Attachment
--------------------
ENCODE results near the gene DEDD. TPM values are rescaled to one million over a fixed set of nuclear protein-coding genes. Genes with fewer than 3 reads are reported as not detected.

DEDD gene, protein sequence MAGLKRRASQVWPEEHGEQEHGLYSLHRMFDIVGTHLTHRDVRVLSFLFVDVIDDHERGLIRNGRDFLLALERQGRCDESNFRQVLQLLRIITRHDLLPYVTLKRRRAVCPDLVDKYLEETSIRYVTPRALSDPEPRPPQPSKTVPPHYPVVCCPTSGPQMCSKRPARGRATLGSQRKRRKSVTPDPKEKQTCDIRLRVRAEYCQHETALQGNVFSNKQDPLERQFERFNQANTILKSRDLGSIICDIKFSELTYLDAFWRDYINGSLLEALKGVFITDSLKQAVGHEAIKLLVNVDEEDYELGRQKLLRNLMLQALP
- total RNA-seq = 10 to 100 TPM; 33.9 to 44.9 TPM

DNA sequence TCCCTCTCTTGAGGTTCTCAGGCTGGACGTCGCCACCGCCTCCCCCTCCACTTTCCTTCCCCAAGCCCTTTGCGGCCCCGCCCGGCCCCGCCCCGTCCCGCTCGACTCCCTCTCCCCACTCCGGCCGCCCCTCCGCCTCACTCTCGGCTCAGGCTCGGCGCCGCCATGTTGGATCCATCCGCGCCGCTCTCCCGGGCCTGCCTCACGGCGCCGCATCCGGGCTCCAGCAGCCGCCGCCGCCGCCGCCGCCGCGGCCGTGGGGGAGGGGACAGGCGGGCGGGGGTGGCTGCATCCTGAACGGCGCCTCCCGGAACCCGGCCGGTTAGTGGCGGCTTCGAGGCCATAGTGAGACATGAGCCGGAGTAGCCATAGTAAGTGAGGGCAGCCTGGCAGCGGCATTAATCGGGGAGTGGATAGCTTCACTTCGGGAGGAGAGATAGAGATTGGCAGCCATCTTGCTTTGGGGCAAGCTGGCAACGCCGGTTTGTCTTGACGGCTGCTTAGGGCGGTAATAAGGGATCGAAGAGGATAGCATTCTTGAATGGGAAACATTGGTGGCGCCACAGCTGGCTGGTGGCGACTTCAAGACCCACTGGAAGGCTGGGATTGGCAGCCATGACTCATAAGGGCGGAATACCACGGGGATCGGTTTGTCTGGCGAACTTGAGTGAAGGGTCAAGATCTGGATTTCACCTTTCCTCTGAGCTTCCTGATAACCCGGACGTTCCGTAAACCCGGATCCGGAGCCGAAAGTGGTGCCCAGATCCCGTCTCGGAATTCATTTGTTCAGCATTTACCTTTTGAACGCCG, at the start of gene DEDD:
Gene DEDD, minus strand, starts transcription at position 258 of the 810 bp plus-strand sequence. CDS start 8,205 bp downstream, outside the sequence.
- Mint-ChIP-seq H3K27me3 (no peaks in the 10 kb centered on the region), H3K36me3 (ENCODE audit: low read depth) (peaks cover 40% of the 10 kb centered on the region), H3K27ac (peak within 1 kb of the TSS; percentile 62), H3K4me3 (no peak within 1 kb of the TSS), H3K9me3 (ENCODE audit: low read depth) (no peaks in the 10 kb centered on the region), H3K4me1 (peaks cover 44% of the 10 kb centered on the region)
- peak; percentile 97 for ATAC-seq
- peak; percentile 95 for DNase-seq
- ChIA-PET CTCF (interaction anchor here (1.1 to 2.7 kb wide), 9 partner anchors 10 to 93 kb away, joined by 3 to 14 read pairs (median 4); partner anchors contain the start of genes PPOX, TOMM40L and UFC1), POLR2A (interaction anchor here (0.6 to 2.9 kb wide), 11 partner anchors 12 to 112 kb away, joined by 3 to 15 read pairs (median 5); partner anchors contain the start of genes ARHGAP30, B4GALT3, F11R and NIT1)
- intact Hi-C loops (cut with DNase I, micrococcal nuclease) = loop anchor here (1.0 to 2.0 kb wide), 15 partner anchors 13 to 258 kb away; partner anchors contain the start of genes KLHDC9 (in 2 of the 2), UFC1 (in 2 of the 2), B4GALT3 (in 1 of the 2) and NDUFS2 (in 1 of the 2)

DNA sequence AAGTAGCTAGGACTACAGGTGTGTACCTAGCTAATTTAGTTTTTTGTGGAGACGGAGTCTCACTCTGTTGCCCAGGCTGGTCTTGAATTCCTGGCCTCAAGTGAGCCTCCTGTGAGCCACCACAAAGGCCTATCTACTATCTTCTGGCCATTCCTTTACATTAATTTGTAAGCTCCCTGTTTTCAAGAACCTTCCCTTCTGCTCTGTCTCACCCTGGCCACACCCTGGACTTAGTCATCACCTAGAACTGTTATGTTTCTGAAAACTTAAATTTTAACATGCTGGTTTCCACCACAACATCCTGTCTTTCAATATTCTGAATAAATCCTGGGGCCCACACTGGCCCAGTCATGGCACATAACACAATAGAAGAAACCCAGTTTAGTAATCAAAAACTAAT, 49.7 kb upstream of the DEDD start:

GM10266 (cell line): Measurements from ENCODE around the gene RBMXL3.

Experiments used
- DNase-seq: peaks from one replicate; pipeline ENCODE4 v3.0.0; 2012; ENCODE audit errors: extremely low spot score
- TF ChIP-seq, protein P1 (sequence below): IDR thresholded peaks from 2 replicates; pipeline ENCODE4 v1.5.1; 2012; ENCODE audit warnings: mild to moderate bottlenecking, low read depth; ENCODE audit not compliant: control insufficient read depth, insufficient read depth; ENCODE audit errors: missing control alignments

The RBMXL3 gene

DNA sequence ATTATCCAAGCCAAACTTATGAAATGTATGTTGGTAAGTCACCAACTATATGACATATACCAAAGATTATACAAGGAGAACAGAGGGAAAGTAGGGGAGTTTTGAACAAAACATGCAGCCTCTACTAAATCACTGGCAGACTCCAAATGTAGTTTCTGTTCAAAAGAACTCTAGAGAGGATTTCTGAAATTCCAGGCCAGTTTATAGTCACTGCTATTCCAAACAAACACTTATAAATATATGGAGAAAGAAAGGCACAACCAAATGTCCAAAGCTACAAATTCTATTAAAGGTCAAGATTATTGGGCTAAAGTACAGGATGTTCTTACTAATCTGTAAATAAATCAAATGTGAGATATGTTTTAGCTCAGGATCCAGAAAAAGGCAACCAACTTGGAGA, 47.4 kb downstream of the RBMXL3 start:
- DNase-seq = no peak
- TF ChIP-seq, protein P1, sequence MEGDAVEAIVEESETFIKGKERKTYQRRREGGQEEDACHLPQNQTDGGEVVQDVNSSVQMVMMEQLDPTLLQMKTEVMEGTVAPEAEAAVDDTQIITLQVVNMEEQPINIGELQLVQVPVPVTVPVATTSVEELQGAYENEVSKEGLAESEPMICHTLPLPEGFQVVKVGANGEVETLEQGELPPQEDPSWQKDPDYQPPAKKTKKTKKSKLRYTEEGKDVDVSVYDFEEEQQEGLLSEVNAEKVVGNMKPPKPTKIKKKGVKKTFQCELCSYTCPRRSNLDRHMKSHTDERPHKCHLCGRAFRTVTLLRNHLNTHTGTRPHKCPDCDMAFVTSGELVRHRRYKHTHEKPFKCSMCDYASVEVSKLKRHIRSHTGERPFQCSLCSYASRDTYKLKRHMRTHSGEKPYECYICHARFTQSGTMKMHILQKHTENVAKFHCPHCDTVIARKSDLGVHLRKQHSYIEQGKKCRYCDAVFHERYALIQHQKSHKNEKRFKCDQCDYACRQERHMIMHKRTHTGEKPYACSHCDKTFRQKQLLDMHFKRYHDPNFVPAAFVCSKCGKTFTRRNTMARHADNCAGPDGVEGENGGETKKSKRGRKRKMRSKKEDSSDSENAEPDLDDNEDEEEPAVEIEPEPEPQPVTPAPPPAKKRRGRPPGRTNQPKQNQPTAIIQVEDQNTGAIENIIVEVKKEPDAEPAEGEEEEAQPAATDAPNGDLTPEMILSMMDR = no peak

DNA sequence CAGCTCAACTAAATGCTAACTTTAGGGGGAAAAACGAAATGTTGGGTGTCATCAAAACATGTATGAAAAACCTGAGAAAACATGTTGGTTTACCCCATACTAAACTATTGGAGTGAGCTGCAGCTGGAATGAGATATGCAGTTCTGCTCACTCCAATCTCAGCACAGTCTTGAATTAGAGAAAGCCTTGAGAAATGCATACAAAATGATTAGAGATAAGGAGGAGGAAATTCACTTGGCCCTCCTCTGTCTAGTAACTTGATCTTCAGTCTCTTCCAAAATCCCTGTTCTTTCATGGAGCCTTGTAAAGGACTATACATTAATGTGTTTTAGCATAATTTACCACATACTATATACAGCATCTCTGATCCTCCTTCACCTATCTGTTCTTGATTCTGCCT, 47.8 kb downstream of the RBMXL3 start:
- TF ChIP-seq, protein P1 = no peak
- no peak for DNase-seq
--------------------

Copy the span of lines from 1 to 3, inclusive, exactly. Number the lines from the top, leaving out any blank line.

ENCODE results near the gene DEDD. TPM values are rescaled to one million over a fixed set of nuclear protein-coding genes. Genes with fewer than 3 reads are reported as not detected.

DEDD gene, protein sequence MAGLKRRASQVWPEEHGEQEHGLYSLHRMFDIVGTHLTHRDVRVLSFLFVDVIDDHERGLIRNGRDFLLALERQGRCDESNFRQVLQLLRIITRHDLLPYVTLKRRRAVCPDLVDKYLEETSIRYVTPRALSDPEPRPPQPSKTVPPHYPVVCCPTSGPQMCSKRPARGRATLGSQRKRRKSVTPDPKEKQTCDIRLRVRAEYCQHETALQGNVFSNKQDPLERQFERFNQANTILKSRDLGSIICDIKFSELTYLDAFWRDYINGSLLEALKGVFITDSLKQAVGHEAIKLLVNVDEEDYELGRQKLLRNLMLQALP
- total RNA-seq = 10 to 100 TPM; 33.9 to 44.9 TPM